Great, thanks. Good evening, everyone. Two from me, if I could. The first one a follow up for Frank, on gross margin, the second for Jim, on the Treasury Department’s report. So first, Frank, not to belabor this, but just longer term on the gross margin, I think you mentioned a number of times, the potential to get back to the low to mid 50s. Can you box in a timeframe for that? Any sort of steady state? What is the internal planning for that — for the company. Are we talking two years, three years, as supply chain pressures sort of ease and and commodity costs ease to some degree? And how would you characterize the importance of this metric to the company? Because I think historically, there is a lot of focus on depletions and operating income as certainly key performance indicators and key metrics for management comp. Is there sort of a willingness to heighten the importance of this as a big value driver for shareholders? So I’d appreciate your thoughts then I have a follow-up for Jim. Thanks.

Frank H. Smalla — Treasurer and Chief Financial Officer

Yes, so let me start with the second question, with the end first. It is clearly a key value driver that we see and our target is absolutely to get it back to over 50%. We — it’s not an absolute though, I have to be honest. And that’s what you’ve seen during the hard seltzer. If we hit like a product that’s growing tremendously, we will always prioritize getting the product to the consumer and build market share. As then we flatten out, we were very clearly focused on on the gross margin. So our model is typically the service level first, like service the customer and then we go to the cost, but it is a very important initiative that we have and I laid out the building blocks. And if you look at the timing, the network we’re implementing, we’ve started implementing it and that’s what we’re seeing this year. So we’re going to get some benefits from the network.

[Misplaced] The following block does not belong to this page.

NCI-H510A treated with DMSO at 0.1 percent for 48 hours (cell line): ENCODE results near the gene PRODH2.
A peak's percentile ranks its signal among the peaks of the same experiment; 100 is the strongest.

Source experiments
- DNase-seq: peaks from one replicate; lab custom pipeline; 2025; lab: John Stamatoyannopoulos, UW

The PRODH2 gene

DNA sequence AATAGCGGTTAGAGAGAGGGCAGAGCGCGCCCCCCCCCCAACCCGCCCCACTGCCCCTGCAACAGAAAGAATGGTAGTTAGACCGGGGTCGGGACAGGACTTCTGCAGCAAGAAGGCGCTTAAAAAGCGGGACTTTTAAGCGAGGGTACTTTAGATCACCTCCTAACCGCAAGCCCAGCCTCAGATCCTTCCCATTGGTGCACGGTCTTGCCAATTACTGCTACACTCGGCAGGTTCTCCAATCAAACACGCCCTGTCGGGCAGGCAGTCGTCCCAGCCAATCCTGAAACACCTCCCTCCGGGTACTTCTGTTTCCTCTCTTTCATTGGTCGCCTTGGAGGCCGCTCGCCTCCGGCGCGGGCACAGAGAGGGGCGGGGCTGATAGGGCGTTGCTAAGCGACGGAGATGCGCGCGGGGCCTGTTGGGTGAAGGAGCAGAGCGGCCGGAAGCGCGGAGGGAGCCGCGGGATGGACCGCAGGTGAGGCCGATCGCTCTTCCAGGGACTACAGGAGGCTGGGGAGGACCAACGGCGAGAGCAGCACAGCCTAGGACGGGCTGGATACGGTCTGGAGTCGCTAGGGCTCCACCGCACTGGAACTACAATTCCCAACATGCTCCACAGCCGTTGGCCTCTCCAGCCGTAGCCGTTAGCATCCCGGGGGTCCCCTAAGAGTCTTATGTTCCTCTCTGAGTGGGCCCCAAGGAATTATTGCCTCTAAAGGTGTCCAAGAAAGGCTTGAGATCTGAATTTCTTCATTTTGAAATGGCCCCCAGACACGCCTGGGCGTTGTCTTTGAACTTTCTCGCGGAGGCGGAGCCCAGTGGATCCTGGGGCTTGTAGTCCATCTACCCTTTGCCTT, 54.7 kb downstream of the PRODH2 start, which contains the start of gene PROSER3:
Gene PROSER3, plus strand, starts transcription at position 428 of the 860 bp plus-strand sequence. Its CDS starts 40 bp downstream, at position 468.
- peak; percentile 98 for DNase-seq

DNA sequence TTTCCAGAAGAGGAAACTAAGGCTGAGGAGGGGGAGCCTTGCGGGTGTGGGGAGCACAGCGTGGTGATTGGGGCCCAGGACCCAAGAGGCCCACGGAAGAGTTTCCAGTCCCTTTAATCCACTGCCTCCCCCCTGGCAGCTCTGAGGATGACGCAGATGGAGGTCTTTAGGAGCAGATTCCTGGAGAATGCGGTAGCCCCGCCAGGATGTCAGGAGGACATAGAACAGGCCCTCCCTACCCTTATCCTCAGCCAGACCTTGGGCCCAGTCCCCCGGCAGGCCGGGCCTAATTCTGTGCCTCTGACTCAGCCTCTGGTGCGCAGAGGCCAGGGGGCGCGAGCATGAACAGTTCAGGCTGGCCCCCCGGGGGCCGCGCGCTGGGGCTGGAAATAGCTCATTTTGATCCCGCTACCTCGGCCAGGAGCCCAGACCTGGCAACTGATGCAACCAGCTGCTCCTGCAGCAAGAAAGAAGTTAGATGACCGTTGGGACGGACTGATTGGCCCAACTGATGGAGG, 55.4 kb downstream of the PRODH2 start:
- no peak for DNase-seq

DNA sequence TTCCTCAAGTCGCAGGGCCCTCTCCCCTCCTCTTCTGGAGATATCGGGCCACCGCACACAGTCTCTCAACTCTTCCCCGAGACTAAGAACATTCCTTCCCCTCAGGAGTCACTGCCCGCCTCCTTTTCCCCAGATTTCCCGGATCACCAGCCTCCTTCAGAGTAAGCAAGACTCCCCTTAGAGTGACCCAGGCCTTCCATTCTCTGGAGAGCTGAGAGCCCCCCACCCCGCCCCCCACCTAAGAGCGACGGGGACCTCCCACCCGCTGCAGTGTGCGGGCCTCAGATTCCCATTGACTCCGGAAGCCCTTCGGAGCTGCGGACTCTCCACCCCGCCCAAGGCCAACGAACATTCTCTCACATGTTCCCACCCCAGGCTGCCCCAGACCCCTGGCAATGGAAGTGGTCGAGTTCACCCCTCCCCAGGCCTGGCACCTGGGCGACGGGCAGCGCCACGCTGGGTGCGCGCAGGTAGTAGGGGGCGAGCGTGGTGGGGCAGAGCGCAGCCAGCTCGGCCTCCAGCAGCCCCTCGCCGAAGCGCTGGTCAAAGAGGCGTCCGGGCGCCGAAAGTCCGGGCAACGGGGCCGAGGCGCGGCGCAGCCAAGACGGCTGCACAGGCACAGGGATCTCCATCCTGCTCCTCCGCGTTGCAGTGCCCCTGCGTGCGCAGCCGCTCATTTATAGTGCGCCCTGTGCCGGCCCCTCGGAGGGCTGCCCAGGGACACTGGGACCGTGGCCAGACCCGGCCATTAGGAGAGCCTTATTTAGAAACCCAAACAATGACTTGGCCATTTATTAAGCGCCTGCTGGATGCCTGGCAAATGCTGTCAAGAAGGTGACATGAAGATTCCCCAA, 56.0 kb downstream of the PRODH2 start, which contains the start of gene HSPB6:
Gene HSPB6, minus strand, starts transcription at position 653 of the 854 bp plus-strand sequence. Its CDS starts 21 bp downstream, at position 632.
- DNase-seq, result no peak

The variety pack cost, that’s a little delayed, as I mentioned. So we don’t get — we have some higher cost variety pack production still out there that we will be able to bring in. The effectiveness sales, the supply chain transformation savings, this is a combination of systems and processes that will drive waste reduction, handling cost reduction, warehouse cost reduction. We have significant warehouse cost. Waste product that’s coming back. So once that gets in place, that comes. So at stage, you will see the benefit — we’ve really given it in the gross margin guidance for 2022, there will be a significant chunk coming in 2023, but it won’t be 100% of all the building blocks that will come after ’23, maybe in — probably — no probably ’24. But there’s a big chunk that’s going to come in ’23.

Kevin Grundy — Jefferies — Analyst

Okay. So it sounds like you get most of the way there by by ’24. Okay. Thank you. That was helpful. Just a quick follow-up, I know the call is kind of dragging on here a little bit, but Jim be great to get your thoughts on the Treasury Department’s report. It touched on competition in the U.S. alcohol industry. I think a number of different straight [Phonetic] conflicting finds, but I think competition certainly sort of stands out. It would be great to kind of get your take on the report, what you think the implications are going to be for the beer industry, if anything. And then I’ll pass it on. Thank you.

Frank H. Smalla — Treasurer and Chief Financial Officer

Did we lose Jim?

David A. Burwick — President and Chief Executive Officer

Yes. Jim is in a different location. Hopefully he is still with us. Jim, are you there?

C. James Koch — Chairman and Founder

I’m sorry.

David A. Burwick — President and Chief Executive Officer

Okay. Okay. Good.

C. James Koch — Chairman and Founder